White-nose syndrome (WNS) has now been found in bats in two caves in Eastern Missouri. Evidence of the fungus was first detected in the state in 2010, although the disease was not confirmed in bats until late March 2012 by the USGS National Wildlife Health Center (NWHC).
Missouri has more than 6,300 caves and the implications for the potential spread of WNS farther west are profound. Missouri caves provide winter habitat for more endangered Indiana bats than any other state outside of Indiana. Three Missouri caves used by endangered gray bats provide critical winter habitat for approximately one quarter of the known hibernating population of that species. Detection of WNS in Missouri also indicates the disease may continue spreading towards the range of more than a dozen additional species of hibernating bats that occur only west of the Great Plains.
What Is It?
White-nose sydrome results from a skin infection of hibernating bats by a fungus previously unknown to science, Geomyces destructans; and is named for the white fungus often seen on the muzzles, ears, and wings of bats. This disease poses a threat to cave hibernating bats of the United States, Canada, and potentially all temperate regions of the world. In 2011, scientists from the USGS National Wildlife Health Center published a study confirming the cold-loving fungus G. destructans is the cause of WNS.
Where Is It?
This devastating disease affecting hibernating bats has spread from the Northeast to the mid-Atlantic to the central United States. Since the winter of 2007-2008, millions of insect-eating bats have died from this emerging disease in the eastern US and Canadian provinces.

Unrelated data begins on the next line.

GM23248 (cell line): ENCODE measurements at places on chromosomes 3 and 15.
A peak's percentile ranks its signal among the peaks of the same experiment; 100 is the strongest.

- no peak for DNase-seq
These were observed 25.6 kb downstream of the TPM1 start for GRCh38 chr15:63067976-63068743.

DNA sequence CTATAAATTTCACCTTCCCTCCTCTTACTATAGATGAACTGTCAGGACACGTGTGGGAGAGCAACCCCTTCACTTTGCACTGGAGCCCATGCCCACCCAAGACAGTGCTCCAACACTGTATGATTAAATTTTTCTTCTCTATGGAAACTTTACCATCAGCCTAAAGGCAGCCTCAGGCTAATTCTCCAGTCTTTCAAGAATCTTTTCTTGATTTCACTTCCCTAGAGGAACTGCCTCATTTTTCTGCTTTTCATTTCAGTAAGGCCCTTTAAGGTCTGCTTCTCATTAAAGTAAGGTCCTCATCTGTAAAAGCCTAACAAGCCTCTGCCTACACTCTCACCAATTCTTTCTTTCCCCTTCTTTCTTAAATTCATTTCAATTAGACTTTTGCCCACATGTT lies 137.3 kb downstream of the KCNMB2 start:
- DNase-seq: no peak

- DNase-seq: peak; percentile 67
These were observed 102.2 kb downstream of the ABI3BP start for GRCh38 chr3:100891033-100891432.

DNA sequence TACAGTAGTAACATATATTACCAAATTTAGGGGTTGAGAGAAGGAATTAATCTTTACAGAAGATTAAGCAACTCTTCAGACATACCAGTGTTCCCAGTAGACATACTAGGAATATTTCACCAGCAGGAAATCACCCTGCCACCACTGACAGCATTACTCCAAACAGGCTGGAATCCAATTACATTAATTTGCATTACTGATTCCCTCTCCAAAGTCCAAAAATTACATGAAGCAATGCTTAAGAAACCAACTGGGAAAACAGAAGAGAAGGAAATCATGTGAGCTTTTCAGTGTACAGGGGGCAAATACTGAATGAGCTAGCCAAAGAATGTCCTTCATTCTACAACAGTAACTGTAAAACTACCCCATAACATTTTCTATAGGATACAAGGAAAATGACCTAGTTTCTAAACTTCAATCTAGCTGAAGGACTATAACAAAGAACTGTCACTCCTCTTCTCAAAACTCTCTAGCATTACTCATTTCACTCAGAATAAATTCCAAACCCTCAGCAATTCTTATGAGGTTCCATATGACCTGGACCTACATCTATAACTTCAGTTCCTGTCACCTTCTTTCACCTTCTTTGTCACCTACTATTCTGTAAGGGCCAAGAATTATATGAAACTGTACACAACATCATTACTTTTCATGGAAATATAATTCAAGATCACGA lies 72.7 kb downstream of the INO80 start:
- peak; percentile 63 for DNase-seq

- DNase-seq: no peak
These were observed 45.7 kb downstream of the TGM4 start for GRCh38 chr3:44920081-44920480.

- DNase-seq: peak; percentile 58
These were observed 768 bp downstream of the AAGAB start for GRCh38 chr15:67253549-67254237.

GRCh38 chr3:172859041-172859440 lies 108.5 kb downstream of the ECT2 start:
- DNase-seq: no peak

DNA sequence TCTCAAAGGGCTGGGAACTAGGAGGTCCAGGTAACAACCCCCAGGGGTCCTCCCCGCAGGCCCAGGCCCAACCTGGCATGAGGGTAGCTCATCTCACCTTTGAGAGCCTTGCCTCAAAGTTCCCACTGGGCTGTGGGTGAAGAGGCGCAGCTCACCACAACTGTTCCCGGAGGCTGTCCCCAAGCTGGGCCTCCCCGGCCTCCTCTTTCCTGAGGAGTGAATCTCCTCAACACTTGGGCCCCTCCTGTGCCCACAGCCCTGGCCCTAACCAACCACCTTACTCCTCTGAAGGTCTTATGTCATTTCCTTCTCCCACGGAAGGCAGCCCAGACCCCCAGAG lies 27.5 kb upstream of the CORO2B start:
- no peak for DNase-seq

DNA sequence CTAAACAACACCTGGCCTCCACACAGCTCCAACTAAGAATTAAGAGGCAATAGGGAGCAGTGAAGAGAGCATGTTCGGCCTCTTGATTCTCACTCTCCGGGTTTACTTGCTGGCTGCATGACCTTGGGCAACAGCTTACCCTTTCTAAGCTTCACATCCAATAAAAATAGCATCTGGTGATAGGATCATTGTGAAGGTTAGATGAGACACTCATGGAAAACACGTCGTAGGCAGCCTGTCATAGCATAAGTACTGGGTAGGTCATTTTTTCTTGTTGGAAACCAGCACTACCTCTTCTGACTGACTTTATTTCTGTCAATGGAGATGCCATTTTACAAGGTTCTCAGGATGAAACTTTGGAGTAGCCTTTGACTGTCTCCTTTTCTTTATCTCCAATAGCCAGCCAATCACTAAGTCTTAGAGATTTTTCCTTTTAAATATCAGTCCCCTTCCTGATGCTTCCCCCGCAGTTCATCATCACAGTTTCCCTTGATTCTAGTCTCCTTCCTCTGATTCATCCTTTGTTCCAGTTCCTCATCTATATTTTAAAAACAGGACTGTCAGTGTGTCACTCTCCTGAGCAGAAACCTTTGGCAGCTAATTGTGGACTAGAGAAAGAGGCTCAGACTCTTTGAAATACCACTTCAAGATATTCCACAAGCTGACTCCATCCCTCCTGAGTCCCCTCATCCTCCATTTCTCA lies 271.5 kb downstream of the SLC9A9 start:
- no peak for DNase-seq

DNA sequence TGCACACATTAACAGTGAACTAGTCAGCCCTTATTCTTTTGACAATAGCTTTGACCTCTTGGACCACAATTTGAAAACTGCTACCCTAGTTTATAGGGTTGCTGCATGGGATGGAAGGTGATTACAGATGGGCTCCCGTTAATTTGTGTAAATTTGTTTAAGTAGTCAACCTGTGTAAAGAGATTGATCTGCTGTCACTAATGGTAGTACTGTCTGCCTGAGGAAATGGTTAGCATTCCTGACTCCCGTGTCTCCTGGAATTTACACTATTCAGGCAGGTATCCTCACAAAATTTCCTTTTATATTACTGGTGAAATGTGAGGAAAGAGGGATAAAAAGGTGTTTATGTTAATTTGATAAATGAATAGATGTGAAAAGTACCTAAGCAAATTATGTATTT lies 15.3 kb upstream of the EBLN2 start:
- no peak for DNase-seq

Within the last two years, WNS has been confirmed in several central states, including Alabama, Indiana, Kentucky, and Tennessee. However, high mortality of bats has not yet been reported at these locations. The US Fish and Wildlife Service estimates bat mortality in the northeastern US since the emergence of WNS has exceeded 5-6 million bats, however, it remains to be seen if WNS will develop and manifest with similar severity in other parts of the country.
Hard at Work
Scientists at many Federal and State agencies and academic institutions are pursuing research to better understand this disease in an effort to manage its spread. The USGS National Wildlife Health Center, the USGS Fort Collins Science Center, along with the U.S. Fish and Wildlife Service, the National Park Service, and other partners continue to play a primary role in WNS research.
Studies conducted at the NWHC led to the discovery, characterization, and naming of the causative agent of White-nose syndrome, G. destructans, and to the development of standardized diagnostic criteria for diagnosing the disease. Additionally, NWHC has pioneered animal husbandry and laboratory techniques for studying impacts of the fungus to hibernating bats.
Most of the species affected by WNS are long-lived and have only a single pup per year. Subsequently, bat populations do not fluctuate widely in numbers over time, and it is unlikely that species of bats affected by WNS will recover quickly. The sudden and widespread mortality associated with WNS is unprecedented in hibernating bats, among which widespread disease outbreaks have not been previously documented. In temperate regions, bats are primary consumers of insects, and a recent economic analysis indicated that insect suppression services (ecosystem services) provided by bats to U.S. agriculture is valued between 4 to 50 billion dollars per year. However, the true ecological consequences of large-scale population reductions currently under way among hibernating bats are not yet known.
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